Get Better at Allowing Others to Help You by Understanding What They Get Out of It

Last week, my daughter and I arrived home from an outing and as I got out of the car with two small bags, my daughter offered to take one. I let her.

That last sentence may not read like the seismic shift in my behavior that it represents, so let me give you some context. For much of my life, I have been someone who absolutely refused to accept help beyond a door being held open, and even that sometimes was too much for me.

In fact, it’s not allowing someone to open a door for me that precipitated my long journey to become a person who does accept help. About twenty years ago, I was getting ready to drive back to Denver after spending the summer out of state. As I was bringing bags and boxes out to my car, my sister-in-law offered to help. “No, I’m fine,” I said, balancing multiple bags over my shoulders and carrying a box in front of me. “At least let me get the door,” she said, moving toward the door, but I shook my head, limped to the door as quickly as I could to be sure I got there before she did, teetered dangerously as I tried to not drop anything while opening the door myself, then headed out to my car.

When I came back in, my sister-in-law said, “You just really pissed me off. There is no good reason for you to not let me help you.”

She was right. (She usually is.) There was no good reason for me to say no to her offer of help. That day was a turning point for me. Most of the time these days I say yes. But I admit, it’s been a long, slow learning curve. I cringe thinking about all the times I was scaling the shelves at a grocery store like a BASE jumper to get something from the top shelf and said no to the stranger who offered help.

When my late husband had his stroke, I became very good at saying yes to help because I desperately needed it. That was another turning point for me. While my sister-in-law got me started on this journey, I still often had to fight the urge to say no when people offered help. My husband’s stroke pushed me into the territory of defaulting to yes.

Here’s what I’ve learned about accepting help from others:

  1. Saying yes to help allows relationships to deepen. Saying no to help is a distancing technique. When I said no to help in the past, it was often a way to keep people at a distance. Sometimes I had good reasons—for example, allowing a toxic person to help can mean opening yourself up to complicated feelings of indebtedness or guilt. But often I said no simply because I had developed the habit of saying no to help under any circumstance.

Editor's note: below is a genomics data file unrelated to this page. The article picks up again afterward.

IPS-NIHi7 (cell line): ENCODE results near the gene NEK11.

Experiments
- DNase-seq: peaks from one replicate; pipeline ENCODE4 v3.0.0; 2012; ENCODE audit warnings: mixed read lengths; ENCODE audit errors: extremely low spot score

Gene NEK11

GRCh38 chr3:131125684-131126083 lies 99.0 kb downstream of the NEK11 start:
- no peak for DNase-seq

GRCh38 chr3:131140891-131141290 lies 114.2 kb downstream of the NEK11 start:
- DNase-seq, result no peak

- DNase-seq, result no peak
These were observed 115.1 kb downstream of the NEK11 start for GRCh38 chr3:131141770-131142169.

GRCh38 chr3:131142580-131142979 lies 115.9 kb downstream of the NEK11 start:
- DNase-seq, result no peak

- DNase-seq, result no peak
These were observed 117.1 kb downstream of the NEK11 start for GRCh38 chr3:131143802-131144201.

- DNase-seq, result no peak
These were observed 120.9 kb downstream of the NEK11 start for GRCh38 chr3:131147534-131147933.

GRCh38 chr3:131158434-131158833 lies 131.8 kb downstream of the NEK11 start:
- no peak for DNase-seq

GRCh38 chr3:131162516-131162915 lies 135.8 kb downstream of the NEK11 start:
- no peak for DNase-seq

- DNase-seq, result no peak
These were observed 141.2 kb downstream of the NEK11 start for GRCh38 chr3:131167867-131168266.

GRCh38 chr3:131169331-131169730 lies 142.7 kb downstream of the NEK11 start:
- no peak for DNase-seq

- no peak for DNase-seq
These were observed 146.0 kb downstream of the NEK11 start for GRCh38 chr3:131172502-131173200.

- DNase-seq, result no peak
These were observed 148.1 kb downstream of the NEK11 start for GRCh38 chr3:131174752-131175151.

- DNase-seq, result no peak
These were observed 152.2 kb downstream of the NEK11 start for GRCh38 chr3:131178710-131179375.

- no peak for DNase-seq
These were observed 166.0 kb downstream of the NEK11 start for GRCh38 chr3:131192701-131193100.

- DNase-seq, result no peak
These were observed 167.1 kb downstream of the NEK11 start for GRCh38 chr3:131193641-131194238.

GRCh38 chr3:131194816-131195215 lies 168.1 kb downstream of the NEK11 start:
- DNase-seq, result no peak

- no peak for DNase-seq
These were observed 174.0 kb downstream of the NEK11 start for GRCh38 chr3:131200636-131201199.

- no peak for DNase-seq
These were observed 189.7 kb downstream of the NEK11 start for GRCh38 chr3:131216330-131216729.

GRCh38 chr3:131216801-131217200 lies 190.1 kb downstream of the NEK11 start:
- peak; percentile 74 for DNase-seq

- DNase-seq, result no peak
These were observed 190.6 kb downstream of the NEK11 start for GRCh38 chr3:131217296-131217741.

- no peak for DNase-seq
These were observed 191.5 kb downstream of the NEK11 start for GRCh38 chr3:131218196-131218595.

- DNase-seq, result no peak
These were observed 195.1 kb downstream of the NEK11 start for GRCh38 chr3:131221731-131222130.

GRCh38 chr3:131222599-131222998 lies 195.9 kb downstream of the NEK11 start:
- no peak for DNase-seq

I also failed to differentiate between asking for help and accepting help that is voluntarily offered. I thought accepting any kind of help would make me appear needy and people would judge me negatively for it. But accepting offered help is simply good manners and as my story above about staggering under a heavy load to beat my sister-in-law to the door shows, rejecting offered help can lead to hurt feelings.

Accepting help is an acknowledgment of vulnerability and interdependence. After my brain surgery, a neighbor offered to pick up groceries for me. Giving your grocery list to someone else can be surprisingly intimate. That person now knows what you eat and how picky you are about your dairy products (maybe that’s just me). Allowing someone to pick up prescriptions at the pharmacy lets them know what drugs you take. Letting someone walk your dog means they may find out that your dog has a really embarrassing habit of . . . well, never mind.

My point is, accepting help means letting someone else know about these little quirks—which is one of the reasons that people like to help. They like to learn these little quirks about us. They find them endearing. It makes them feel invited into our lives and special.

2. Saying yes to help gives others an opportunity to feel good about themselves. After my husband’s stroke, I could see how relieved people were when I let them help me. They felt helpless in the face of our situation and being allowed to help let them feel less helpless. Even more significantly, it allowed them to feel like they were making a positive difference in a crappy situation. They got to feel generous.

When I think of times others have let me help them, I always feel good. I remember helping someone write an obituary, providing food that I know was welcomed, and giving books that made someone feel less alone. Instead of I-wish-I-had-known-what-to-do anxiety, I have a feeling of gentle connectedness with these memories.

3. Saying yes to help often allows others to show off their skills and talents without bragging. When I was planning a quick trip to Iceland earlier this year, a friend who had been there before offered to write up a suggested 3-day itinerary—it turns out she’s a whiz at travel planning. A neighbor who maintained our front yard after my husband’s stroke is an incredible gardener. A friend who hung some shelves for me is a talented craftsperson.

Once I began understanding accepting help as something I can do for others, it became much easier for me.

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